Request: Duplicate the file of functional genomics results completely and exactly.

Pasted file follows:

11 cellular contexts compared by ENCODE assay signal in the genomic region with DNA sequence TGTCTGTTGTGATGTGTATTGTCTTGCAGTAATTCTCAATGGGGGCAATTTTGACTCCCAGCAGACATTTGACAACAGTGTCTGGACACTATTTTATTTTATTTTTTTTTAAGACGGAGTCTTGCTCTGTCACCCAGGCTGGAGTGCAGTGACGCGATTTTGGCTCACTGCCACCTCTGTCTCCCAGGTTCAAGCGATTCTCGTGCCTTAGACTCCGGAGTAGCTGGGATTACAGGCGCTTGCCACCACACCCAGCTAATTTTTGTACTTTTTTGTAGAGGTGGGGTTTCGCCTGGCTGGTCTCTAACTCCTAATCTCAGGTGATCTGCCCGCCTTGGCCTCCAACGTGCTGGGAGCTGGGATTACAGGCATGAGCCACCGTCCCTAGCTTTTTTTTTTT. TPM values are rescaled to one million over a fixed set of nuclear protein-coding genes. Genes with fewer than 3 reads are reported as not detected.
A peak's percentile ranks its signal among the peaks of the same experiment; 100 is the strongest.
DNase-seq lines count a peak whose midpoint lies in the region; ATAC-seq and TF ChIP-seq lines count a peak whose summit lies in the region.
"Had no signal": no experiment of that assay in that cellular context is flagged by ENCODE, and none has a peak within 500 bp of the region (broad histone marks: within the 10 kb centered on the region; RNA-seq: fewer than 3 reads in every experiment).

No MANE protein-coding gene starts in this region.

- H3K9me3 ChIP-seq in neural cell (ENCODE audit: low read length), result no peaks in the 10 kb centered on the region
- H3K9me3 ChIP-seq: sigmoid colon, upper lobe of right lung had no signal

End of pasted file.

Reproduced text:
11 cellular contexts compared by ENCODE assay signal in the genomic region with DNA sequence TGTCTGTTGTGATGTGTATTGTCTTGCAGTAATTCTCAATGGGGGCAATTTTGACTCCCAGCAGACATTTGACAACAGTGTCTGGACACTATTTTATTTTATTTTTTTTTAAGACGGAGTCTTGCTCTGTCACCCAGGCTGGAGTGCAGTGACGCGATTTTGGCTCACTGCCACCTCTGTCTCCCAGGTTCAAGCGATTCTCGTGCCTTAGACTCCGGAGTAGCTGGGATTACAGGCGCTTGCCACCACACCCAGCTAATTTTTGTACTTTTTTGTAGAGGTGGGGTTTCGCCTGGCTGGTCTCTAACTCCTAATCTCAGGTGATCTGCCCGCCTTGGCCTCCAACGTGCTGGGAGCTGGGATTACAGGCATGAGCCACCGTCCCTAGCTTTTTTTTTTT. TPM values are rescaled to one million over a fixed set of nuclear protein-coding genes. Genes with fewer than 3 reads are reported as not detected.
A peak's percentile ranks its signal among the peaks of the same experiment; 100 is the strongest.
DNase-seq lines count a peak whose midpoint lies in the region; ATAC-seq and TF ChIP-seq lines count a peak whose summit lies in the region.
"Had no signal": no experiment of that assay in that cellular context is flagged by ENCODE, and none has a peak within 500 bp of the region (broad histone marks: within the 10 kb centered on the region; RNA-seq: fewer than 3 reads in every experiment).

No MANE protein-coding gene starts in this region.

- H3K9me3 ChIP-seq in neural cell (ENCODE audit: low read length), result no peaks in the 10 kb centered on the region
- H3K9me3 ChIP-seq: sigmoid colon, upper lobe of right lung had no signal